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Type Public
Industry Biopharmaceutical
Founded 1996 (1996)
Headquarters West Lafayette, Indiana, United State
Key people Ron Ellis, President and CEO
Employees 93
Website www.endocyte.com

Endocyte (NASDAQ: ECYT) is a biopharmaceutical company established in 1996 and headquartered in West Lafayette, Indiana,[1] a resident of the Purdue Research Park.[2] In 2011 the company completed successfully an initial public offering (IPO).[3] As of 2013, the company had 93 employees.[1] The president and CEO of the company is Ron Ellis.[1]

Endocyte is advancing the first technology platform for the creation of small molecule drug conjugates (a.k.a. SMDCs), which consist of a small molecule linked to a potent drug, and is developing a pipeline of SMDCs together with non-invasive companion imaging agents for cancer, inflammatory diseases and kidney disease (autosomal-dominant polycystic kidney disease/ADPKDor PKD).[1][4] Endocyte’s lead drug candidate is vintafolide, an investigational targeted cancer therapeutic in late-stage development. In 2012 marketing rights were acquired by Merck for $120 million in an upfront payment and up to $880 million in milestone payments.[5] Vintafolide is a small molecule drug conjugate consisting of a small molecule targeting the folate receptor, which is expressed on many cancers, such as ovarian cancer, and a potent chemotherapy drug, a derivative of vinblastine.[1] Endocyte retained rights to the development and commercialization of etarfolatide.[5] Endocyte’s other preclinical drug candidates also target the folate receptor as well as prostate-specific membrane antigen (PSMA) receptors.[1] The company was formed based on technology developed by Philip Low (the company's CSO), and Christopher Leamon, PhD, the company’s VP of research. This technology is a folic acid-based drug delivery system,[1] referred to now as folate targeting.[6] The company is also developing SMDCs with varying drug payloads as well as different ligands for other molecular targets, such as prostate-specific membrane antigen (PMSA) and has also developed, with Bristol-Myers Squibb, an epothilone-folic acid conjugate (BMS-753493), described at a 2008 conference.[7]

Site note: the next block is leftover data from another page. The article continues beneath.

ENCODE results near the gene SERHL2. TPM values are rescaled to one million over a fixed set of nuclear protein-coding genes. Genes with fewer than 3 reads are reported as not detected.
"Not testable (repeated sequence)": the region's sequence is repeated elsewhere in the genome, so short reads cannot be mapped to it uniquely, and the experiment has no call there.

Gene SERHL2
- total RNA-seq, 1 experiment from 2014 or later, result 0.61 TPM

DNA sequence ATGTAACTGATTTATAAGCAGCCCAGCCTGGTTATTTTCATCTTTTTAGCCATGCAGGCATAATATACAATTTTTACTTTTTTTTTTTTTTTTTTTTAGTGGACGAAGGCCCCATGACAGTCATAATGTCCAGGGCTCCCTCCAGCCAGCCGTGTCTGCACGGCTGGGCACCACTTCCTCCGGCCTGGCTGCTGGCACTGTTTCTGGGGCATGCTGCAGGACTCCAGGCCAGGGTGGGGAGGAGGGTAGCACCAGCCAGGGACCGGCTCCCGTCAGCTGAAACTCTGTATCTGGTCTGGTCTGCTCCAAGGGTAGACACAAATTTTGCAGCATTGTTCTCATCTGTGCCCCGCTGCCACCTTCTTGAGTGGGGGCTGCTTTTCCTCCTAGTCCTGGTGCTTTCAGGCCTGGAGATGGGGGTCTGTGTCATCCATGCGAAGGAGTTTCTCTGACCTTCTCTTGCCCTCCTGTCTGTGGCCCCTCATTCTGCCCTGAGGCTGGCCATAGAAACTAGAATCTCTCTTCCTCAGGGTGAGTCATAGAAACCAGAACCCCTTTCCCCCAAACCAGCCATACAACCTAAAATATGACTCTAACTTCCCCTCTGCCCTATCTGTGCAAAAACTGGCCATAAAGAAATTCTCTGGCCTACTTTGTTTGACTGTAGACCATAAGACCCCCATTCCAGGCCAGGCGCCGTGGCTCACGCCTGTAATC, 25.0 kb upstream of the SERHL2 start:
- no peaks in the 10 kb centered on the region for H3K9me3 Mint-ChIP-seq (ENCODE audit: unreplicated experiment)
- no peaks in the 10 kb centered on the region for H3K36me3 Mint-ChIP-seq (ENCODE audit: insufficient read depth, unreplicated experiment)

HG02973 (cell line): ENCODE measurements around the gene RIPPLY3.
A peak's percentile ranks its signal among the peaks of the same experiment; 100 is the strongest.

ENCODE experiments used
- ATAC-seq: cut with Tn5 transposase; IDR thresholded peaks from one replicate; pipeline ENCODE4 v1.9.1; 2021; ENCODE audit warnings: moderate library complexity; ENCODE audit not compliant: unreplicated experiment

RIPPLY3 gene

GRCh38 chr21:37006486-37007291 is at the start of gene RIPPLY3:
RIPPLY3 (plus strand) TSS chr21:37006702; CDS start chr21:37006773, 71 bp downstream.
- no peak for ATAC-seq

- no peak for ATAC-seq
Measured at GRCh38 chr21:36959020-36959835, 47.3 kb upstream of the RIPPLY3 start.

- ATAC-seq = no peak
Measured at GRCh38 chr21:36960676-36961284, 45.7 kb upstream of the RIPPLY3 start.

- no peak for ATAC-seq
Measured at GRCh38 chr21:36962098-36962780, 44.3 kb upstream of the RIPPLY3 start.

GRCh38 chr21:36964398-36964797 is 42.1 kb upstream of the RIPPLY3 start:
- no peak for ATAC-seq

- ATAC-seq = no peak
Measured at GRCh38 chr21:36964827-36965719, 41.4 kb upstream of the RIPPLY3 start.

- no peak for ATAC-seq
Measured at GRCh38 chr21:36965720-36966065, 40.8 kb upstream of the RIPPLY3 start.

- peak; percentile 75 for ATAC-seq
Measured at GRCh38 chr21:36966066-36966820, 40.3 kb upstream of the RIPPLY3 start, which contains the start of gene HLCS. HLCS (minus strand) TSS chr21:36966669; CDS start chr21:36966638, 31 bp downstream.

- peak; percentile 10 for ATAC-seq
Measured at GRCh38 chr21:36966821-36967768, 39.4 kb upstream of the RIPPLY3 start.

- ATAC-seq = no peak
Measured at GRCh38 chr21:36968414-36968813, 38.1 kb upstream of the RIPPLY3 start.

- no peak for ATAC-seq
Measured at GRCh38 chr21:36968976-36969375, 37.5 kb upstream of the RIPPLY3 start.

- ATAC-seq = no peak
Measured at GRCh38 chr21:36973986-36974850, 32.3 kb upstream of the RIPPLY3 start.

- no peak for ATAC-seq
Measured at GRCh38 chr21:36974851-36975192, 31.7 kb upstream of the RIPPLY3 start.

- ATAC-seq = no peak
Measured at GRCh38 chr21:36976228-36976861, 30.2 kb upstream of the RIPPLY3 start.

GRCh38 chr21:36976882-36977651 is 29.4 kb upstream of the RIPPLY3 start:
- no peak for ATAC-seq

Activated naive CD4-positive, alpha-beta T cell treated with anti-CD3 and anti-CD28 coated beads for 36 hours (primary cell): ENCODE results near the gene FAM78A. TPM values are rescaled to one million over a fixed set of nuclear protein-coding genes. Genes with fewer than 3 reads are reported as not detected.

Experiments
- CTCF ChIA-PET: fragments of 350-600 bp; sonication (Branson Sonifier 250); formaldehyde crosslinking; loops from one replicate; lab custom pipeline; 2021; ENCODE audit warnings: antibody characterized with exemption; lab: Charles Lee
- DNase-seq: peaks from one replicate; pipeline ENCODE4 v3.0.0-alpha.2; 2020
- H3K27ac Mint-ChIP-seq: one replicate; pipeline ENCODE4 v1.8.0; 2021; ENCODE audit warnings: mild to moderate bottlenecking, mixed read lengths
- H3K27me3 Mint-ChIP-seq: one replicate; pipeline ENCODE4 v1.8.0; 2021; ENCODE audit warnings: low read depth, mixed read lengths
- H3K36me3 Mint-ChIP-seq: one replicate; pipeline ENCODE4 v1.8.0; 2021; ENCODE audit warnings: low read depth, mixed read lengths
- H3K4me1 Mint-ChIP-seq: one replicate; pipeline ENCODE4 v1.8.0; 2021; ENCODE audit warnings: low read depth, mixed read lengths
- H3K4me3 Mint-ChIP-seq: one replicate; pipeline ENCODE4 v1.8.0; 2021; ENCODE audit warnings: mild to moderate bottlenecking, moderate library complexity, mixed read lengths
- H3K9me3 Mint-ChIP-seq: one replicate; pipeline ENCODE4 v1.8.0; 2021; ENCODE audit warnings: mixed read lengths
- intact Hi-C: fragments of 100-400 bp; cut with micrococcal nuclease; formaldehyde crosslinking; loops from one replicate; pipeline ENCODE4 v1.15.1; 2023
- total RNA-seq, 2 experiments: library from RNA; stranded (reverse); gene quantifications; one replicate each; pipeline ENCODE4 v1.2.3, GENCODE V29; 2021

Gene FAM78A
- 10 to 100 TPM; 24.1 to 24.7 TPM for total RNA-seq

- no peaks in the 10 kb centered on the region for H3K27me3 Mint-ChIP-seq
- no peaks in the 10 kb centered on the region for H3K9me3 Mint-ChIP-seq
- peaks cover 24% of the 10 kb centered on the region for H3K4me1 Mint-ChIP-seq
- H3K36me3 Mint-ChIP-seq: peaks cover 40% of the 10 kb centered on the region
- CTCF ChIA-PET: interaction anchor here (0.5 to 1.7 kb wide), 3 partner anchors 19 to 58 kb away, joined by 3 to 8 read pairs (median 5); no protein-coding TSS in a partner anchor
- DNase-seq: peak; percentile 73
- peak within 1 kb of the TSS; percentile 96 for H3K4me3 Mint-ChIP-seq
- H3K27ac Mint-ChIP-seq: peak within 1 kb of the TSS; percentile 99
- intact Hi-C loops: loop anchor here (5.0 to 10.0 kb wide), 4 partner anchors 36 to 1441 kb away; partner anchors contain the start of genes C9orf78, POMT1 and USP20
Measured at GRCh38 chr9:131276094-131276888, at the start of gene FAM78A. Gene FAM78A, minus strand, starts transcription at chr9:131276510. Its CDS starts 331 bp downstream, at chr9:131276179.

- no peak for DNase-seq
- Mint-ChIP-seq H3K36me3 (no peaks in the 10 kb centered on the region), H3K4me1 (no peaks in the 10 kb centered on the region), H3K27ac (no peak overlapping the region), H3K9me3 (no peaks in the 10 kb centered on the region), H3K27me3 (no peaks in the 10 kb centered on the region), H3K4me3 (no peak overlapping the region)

1. ^ a b c d e f g Potera, Carol (1 April 2013). "Exploiting Folate Pathways to Treat Cancer". Genetic Engineering & Biotechnology News 33 (7). pp. 12, 14. 
  2. ^ "Clinical Trials Update", Genetic Engineering & Biotechnology News 29 (8), 2009: 58 
  3. ^ http://www.bloomberg.com/news/2011-02-03/cancer-drug-developer-endocyte-drops-price-for-initial-public-offering.html
  4. ^ http://www.fiercedrugdelivery.com/story/endocytes-kidney-conjugates-get-right-spot/2012-08-08
  5. ^ a b http://www.reuters.com/article/2012/04/16/us-merck-idUSBRE83F0W120120416
  6. ^ http://www.pnas.org/content/88/13/5572
  7. ^ Covello, Kelly; Flefleh, Christine; Menard, Krista; Wiebesiek, Amy; McGlinchey, Kelly; Wen, MeiLi; Westhouse, Richard; Reddy, Joe; Vlahov, Iontcho; Hunt, John; Rose, William; Leamon, Chris; Vite, Greg; Lee, Francis (12–16 April 2008). "Preclinical pharmacology of epothilone-folate conjugate BMS-753493, a tumor-targeting agent selected for clinical development". Proceedings of the 99th Annual Meeting of AACR. San Diego, California, United States. Abstract #2326.